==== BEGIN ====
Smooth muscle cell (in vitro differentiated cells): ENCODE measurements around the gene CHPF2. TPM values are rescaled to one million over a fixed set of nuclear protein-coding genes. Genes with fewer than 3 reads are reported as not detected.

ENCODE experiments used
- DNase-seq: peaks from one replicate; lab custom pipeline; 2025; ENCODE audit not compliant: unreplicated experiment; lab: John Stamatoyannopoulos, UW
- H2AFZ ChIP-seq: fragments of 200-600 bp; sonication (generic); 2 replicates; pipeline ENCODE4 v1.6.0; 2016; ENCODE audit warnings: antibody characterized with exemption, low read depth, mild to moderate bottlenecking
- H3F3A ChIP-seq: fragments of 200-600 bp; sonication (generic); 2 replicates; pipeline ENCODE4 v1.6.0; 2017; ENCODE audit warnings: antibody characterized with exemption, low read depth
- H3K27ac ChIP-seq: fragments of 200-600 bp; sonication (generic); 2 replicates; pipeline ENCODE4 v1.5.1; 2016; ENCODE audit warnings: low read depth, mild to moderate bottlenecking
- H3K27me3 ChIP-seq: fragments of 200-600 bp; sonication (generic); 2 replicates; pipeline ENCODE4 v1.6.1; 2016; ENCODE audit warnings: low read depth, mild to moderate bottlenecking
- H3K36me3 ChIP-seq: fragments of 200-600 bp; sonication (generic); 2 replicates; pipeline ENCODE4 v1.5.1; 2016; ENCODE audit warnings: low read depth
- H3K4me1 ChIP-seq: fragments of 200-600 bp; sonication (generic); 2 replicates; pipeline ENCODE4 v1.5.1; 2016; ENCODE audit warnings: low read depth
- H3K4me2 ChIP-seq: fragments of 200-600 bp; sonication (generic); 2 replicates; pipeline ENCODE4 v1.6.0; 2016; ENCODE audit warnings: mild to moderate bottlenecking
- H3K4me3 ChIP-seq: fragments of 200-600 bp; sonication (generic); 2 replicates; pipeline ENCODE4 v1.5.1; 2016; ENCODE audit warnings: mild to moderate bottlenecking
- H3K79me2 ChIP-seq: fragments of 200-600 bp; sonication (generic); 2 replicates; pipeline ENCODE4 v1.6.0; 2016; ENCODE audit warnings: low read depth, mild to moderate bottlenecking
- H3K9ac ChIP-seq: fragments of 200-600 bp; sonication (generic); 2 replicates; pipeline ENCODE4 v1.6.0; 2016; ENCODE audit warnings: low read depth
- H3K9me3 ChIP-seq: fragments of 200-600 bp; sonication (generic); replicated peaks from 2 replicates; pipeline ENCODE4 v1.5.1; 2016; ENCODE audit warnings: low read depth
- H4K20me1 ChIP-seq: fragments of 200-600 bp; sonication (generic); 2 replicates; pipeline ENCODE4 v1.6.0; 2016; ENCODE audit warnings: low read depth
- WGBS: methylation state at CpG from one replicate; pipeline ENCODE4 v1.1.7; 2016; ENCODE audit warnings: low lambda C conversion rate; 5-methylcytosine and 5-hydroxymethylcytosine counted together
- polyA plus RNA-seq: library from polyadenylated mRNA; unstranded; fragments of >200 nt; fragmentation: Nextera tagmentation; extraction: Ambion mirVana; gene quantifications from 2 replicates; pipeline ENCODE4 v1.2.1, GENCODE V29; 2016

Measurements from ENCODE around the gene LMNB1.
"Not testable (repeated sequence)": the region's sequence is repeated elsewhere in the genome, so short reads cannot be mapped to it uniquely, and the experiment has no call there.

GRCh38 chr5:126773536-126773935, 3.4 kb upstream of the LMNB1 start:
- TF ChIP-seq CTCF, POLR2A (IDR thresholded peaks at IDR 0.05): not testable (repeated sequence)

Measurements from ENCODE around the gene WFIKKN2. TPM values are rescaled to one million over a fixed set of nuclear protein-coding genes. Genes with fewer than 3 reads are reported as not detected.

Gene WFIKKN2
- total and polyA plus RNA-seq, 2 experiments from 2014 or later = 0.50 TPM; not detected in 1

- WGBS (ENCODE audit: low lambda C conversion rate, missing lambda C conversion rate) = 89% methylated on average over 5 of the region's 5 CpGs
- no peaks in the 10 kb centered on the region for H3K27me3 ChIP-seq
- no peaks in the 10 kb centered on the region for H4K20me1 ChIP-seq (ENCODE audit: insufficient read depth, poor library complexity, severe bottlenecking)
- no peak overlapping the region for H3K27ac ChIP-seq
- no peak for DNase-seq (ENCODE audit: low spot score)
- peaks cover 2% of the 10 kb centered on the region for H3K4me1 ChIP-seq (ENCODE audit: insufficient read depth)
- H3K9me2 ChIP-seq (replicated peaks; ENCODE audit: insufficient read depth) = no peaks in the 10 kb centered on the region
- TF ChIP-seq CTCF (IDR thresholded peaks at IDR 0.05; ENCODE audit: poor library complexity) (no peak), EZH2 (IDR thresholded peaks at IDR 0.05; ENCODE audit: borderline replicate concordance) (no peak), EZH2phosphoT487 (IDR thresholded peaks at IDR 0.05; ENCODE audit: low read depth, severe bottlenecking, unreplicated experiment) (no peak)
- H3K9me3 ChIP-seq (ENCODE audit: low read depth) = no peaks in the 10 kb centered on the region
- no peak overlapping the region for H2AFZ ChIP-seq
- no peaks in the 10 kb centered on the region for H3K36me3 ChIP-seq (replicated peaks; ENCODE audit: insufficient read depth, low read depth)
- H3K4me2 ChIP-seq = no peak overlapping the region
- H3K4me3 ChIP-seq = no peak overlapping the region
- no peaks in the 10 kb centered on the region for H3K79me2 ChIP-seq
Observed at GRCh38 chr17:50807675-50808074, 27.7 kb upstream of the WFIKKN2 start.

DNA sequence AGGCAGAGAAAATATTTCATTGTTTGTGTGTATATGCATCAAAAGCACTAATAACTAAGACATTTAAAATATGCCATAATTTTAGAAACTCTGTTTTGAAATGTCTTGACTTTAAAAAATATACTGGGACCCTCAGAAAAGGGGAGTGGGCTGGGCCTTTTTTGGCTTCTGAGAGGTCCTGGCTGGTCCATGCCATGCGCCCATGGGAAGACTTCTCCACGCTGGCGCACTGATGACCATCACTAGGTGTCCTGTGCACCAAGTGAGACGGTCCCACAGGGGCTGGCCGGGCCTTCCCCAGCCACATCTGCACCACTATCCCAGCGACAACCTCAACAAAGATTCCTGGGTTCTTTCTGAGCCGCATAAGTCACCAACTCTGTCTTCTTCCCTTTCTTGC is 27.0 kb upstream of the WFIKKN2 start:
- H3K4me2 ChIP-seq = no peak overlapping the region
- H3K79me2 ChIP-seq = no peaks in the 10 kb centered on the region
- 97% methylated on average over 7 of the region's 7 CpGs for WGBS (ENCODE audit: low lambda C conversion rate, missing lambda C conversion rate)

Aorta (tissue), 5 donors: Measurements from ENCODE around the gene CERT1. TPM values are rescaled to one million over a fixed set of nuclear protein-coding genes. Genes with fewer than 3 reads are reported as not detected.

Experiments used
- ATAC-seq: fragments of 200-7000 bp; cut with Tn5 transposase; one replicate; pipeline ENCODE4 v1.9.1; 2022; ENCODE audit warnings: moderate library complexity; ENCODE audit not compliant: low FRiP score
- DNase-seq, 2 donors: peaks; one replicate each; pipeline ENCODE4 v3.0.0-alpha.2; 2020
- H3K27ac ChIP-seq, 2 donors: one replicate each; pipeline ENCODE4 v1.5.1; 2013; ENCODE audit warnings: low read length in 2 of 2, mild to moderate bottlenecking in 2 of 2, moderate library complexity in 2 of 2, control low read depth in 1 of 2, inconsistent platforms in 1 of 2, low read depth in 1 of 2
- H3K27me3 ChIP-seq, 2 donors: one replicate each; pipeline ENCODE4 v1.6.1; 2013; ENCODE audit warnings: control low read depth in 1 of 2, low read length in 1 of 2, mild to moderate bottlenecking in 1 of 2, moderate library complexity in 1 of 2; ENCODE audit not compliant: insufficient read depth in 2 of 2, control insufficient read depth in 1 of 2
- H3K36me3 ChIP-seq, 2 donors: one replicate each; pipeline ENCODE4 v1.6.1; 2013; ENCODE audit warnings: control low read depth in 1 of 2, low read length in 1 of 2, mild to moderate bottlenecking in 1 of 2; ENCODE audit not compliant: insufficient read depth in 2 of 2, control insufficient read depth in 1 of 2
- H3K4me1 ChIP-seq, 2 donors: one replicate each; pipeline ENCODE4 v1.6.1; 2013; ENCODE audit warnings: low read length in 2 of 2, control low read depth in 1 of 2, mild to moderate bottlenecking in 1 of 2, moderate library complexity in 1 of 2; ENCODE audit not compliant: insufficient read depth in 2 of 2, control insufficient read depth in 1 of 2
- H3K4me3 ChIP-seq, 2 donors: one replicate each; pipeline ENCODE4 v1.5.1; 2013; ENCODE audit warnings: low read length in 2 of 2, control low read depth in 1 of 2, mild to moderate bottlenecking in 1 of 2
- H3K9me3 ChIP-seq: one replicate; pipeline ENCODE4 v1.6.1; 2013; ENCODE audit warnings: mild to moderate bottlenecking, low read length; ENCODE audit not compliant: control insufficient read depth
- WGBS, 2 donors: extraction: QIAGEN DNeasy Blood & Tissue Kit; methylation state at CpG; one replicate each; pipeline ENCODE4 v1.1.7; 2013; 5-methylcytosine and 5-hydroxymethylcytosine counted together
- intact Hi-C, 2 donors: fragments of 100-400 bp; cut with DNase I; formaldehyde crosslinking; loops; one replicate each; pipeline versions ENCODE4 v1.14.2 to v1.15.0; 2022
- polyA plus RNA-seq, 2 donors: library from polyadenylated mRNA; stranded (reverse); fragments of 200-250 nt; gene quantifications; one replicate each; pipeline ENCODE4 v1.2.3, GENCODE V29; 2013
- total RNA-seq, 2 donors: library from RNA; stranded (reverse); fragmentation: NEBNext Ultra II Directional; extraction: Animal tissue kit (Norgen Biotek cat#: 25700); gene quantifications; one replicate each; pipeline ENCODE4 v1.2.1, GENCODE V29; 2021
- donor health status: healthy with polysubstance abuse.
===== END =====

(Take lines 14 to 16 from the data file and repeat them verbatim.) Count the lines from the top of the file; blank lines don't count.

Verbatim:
- H3K9me3 ChIP-seq: fragments of 200-600 bp; sonication (generic); replicated peaks from 2 replicates; pipeline ENCODE4 v1.5.1; 2016; ENCODE audit warnings: low read depth
- H4K20me1 ChIP-seq: fragments of 200-600 bp; sonication (generic); 2 replicates; pipeline ENCODE4 v1.6.0; 2016; ENCODE audit warnings: low read depth
- WGBS: methylation state at CpG from one replicate; pipeline ENCODE4 v1.1.7; 2016; ENCODE audit warnings: low lambda C conversion rate; 5-methylcytosine and 5-hydroxymethylcytosine counted together